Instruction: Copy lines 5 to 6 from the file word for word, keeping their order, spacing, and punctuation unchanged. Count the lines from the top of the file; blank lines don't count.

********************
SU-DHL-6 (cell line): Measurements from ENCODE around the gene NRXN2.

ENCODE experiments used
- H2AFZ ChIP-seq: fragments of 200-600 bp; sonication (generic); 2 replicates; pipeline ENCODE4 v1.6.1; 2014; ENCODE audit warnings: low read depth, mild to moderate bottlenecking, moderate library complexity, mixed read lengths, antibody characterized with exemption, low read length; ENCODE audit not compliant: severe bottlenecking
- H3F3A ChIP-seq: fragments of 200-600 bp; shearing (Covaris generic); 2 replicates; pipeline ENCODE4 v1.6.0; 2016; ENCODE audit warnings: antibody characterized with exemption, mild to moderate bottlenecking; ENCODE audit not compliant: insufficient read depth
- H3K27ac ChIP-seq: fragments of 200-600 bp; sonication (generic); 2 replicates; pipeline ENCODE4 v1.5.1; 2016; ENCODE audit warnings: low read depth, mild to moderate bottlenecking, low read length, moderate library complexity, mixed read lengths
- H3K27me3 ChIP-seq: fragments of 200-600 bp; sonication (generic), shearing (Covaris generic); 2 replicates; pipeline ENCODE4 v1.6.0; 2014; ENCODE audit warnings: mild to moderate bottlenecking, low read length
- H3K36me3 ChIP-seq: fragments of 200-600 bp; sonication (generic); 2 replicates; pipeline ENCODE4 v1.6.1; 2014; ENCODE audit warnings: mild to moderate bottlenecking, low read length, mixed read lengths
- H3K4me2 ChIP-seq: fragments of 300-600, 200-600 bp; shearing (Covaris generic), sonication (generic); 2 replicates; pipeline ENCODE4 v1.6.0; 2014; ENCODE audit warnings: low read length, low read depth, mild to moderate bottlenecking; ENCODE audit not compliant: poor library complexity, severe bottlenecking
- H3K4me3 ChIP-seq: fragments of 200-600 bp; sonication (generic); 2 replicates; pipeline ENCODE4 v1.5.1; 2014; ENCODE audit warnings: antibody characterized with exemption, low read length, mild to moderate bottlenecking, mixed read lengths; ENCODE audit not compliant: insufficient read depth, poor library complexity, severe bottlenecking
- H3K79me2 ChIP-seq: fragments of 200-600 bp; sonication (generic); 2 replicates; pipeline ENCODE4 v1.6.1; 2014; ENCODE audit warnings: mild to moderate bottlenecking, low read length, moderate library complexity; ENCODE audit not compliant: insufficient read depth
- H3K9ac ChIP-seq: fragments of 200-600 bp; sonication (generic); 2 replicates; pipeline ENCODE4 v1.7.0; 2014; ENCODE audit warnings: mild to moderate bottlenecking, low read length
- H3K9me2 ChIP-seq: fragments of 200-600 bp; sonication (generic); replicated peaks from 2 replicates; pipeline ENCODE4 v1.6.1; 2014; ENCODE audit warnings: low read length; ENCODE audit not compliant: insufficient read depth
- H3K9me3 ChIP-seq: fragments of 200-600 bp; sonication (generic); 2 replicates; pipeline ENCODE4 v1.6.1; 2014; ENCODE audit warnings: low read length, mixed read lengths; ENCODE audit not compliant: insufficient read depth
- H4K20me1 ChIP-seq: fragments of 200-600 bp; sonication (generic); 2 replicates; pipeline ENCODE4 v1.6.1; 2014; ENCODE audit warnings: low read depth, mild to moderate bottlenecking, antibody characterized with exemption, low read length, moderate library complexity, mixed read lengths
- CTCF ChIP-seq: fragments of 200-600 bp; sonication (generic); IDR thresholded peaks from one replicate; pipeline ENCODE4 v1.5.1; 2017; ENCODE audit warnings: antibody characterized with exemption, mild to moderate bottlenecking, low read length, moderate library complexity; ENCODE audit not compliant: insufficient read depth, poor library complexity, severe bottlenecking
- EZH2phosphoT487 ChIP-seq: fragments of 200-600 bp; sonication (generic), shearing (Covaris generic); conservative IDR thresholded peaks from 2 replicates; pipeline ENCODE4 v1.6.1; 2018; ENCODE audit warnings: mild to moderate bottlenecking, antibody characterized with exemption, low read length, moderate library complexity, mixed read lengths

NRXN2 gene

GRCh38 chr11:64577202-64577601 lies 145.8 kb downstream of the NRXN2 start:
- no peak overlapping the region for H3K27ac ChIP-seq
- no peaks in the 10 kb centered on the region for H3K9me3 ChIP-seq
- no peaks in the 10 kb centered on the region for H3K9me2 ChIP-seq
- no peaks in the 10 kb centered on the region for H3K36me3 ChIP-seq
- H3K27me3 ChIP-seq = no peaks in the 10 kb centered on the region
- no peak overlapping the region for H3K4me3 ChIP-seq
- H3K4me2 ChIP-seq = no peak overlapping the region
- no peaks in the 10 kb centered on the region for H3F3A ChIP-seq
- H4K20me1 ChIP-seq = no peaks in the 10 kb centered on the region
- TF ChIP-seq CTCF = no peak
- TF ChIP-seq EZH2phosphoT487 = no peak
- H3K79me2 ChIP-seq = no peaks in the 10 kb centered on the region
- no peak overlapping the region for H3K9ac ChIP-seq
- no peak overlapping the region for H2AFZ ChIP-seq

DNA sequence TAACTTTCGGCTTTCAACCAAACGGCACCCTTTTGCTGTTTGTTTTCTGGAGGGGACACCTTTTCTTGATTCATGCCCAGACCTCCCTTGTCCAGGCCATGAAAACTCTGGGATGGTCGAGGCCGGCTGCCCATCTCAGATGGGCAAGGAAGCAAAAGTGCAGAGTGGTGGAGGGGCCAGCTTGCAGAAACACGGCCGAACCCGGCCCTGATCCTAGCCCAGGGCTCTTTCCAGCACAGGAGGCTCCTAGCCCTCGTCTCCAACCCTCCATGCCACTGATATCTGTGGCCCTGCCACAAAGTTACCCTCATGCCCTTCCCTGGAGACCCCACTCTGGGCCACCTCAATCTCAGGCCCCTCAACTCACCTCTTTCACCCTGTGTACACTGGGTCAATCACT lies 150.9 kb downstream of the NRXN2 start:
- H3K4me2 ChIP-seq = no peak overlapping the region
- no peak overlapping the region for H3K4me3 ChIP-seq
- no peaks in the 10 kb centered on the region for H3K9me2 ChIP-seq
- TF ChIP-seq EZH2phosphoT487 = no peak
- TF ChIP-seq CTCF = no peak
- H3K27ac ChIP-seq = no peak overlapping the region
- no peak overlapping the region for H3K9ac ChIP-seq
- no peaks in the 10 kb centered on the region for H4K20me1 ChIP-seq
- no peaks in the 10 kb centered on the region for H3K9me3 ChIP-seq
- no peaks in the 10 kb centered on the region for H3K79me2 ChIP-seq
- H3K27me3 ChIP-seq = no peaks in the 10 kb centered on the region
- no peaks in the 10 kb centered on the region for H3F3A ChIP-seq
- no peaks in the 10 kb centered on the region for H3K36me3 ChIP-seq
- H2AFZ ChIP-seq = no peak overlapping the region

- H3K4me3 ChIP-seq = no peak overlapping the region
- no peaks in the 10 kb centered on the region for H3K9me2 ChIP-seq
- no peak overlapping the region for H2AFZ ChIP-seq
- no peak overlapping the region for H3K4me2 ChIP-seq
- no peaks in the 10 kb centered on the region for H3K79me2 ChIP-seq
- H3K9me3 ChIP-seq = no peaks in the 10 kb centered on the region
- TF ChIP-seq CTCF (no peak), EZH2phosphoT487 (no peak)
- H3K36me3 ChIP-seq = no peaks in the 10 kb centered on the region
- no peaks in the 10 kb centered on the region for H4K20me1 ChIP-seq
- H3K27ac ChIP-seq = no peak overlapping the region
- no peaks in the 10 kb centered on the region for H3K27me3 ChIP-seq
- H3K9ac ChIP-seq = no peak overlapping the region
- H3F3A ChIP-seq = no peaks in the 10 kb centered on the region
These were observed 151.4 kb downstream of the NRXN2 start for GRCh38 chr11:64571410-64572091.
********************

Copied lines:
- H3K27ac ChIP-seq: fragments of 200-600 bp; sonication (generic); 2 replicates; pipeline ENCODE4 v1.5.1; 2016; ENCODE audit warnings: low read depth, mild to moderate bottlenecking, low read length, moderate library complexity, mixed read lengths
- H3K27me3 ChIP-seq: fragments of 200-600 bp; sonication (generic), shearing (Covaris generic); 2 replicates; pipeline ENCODE4 v1.6.0; 2014; ENCODE audit warnings: mild to moderate bottlenecking, low read length